A 19-year-old former student armed with an AR-15 rifle and more than 600 rounds of ammunition opened fire at a St. Louis, Missouri high school early Monday morning, killing two people and wounding several others. according to authorities.
The suspect, who also died in the exchange of gunfire at the Central School of Fine and Performing Arts, was identified by police as Orlando Harris, who graduated from the high school last year.
St. Louis Police Commissioner Michael Sack said at a news conference Tuesday that Harris, who had no criminal history, left a handwritten note in his car stating his desire “to be involved in this school shooting.”
Sack said Harris wrote: “I don’t have any friends, I don’t have a family, I’ve never had a girlfriend, I’ve never had a social life.” Sack said Harris called himself an “isolated loner,” which was “the perfect storm for a mass shooter.”
Authorities said Monday that “there are suspicions that he may have some mental illness.”
The two victims killed by the school district have been identified as 15-year-old Alexandria Bell and 61-year-old physical education teacher Jean Kuchka.
Seven other victims, all aged 15 or 16, were injured and hospitalized. All are listed in stable condition, according to St. Louis police.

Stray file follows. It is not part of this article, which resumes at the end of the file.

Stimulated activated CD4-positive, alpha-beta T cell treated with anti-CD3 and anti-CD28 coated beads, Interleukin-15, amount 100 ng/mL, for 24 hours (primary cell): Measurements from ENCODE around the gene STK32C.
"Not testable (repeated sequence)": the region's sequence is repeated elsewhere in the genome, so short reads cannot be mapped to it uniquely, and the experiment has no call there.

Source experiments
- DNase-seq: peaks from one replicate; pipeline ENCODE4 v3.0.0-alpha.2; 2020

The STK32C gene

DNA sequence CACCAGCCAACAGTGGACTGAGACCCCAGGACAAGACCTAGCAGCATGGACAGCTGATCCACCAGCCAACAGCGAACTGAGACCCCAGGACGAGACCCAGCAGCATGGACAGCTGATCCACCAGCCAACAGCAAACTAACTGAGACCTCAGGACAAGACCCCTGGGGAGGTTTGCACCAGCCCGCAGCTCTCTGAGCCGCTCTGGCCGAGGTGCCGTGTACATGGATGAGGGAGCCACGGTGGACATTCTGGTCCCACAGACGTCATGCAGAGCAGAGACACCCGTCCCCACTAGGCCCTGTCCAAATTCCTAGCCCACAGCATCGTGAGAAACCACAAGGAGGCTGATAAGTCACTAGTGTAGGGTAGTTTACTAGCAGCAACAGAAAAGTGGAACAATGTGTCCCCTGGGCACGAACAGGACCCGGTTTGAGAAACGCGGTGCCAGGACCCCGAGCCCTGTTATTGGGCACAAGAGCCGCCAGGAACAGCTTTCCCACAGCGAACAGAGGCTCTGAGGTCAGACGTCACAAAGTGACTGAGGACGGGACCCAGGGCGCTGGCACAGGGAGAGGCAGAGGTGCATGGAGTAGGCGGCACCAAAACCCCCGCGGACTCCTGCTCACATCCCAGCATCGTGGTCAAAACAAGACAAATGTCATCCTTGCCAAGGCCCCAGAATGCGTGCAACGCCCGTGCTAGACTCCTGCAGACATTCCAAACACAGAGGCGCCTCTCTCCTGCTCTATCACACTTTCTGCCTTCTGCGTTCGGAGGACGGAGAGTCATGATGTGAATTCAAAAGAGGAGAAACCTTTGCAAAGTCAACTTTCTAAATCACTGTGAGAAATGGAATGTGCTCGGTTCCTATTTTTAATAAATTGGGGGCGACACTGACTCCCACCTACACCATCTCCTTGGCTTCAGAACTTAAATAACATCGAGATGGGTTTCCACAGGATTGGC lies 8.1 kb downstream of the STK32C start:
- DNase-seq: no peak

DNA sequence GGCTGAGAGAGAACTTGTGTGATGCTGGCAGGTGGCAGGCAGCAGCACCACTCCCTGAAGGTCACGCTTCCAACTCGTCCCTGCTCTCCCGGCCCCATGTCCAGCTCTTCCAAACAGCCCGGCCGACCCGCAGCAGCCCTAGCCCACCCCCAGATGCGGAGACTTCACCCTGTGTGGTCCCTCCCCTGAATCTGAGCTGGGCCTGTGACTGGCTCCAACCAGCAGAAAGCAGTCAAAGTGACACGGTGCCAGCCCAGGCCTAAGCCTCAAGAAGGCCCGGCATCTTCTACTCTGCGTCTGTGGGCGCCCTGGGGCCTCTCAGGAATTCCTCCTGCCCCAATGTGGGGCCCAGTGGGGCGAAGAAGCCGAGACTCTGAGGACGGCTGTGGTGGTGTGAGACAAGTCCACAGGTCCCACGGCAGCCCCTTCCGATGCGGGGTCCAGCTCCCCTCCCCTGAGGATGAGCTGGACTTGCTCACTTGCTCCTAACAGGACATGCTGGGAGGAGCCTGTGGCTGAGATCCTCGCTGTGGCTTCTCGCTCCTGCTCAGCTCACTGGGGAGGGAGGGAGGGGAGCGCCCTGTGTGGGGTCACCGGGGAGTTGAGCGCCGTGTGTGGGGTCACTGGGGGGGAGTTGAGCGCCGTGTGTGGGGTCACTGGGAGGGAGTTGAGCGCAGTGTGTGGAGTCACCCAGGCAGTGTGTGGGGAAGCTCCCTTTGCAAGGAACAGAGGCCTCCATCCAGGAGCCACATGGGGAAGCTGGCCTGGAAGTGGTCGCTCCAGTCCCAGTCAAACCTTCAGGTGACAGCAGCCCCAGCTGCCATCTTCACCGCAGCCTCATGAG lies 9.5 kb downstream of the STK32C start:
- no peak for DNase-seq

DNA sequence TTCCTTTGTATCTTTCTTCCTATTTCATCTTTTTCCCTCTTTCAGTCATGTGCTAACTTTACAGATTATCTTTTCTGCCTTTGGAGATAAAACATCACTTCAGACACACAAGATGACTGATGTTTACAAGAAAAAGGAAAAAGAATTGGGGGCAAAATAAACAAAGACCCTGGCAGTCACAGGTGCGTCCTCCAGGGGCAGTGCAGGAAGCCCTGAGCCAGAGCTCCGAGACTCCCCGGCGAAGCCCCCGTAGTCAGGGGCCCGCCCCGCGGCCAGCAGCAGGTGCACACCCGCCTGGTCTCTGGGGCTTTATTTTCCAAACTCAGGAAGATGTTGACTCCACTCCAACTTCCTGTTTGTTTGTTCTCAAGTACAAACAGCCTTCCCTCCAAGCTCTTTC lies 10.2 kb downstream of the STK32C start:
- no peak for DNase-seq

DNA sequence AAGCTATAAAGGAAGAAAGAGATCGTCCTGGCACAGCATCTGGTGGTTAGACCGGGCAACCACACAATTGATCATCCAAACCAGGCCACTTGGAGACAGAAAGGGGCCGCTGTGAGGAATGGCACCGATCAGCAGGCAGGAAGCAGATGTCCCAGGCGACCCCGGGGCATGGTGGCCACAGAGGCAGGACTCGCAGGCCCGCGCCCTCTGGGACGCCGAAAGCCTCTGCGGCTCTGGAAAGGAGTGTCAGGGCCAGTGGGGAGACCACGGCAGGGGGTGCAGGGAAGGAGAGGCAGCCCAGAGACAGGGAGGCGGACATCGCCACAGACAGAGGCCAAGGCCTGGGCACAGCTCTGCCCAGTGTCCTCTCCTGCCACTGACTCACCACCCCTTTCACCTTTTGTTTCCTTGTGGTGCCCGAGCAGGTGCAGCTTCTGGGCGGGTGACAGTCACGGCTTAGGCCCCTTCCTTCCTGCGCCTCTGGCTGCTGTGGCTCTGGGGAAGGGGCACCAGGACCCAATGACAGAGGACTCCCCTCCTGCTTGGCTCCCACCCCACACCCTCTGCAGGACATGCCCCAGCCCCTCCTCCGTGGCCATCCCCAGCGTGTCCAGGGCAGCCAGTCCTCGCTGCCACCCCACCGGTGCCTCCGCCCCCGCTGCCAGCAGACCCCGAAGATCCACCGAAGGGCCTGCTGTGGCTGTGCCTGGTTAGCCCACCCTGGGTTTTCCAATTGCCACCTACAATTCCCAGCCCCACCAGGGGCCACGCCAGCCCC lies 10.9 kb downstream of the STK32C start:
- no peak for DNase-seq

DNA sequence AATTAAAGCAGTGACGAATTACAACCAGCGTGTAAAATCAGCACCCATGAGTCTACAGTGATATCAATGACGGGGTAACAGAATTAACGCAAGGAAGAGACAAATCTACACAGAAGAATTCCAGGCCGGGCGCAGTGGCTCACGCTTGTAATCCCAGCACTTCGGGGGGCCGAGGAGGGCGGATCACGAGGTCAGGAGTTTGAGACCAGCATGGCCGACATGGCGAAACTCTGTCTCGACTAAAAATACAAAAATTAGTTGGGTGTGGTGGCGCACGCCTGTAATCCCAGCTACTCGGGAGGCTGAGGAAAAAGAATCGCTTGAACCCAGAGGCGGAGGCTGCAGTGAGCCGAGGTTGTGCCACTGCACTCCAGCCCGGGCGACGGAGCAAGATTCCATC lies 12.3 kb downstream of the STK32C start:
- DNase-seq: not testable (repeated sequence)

Sack said Harris had seven magazines of ammunition in a chest device and eight magazines of ammunition in a bag.
“That doesn’t include the number of magazines he dropped on the stairs in the hallways on the way in,” he said.
According to police, the shooting was reported around 9:10 a.m. local time.
Authorities did not say how the gunman entered the building, but police said the school’s doors were locked. On Tuesday, an official said he did not enter the school through the crossing.
According to St. Louis Superintendent of Schools Kelvin Adams, seven security guards were at the school. Officials said security staff detected the suspect’s attempt to enter the school and immediately alerted other staff.
“It could have been a terrible scene — it wasn’t by the grace of God,” Sack said Tuesday.
“Guns are very easy to obtain,” Sack said at a news conference Monday. “I’ve said it before — the gun laws in Missouri [are] so broad … they can openly parade them on any street and there’s really nothing we can do.”
St. Louis Mayor Tishaura Jones said she visited the students at the start of the school year.
“They were bright-eyed, tailed. We laughed, we sang, we danced. And now to be here in such a devastating and vulnerable situation breaks my heart,” she said. “My heart goes out to these families who send their children to our schools hoping they will be safe. Our children should not have to go through this.”
White House Press Secretary Karin Jean-Pierre spoke about the shooting at Monday’s press briefing, saying, “we need to do more to stop the scourge of gun violence.”
“Every day that the Senate does not send an assault weapons ban to the president’s desk or waits for other common sense action is a day too late for our families and communities affected by gun violence,” he told reporters.
At Tuesday’s news conference, Sack encouraged anyone to report to police if they “see a person who appears to be suffering from any mental illness or anxiety disorder” and are talking about buying a weapon or causing harm.
ABC News’ Ben Gittleson, Darren Reynolds, Matt Foster and Teddy Grant contributed to this report.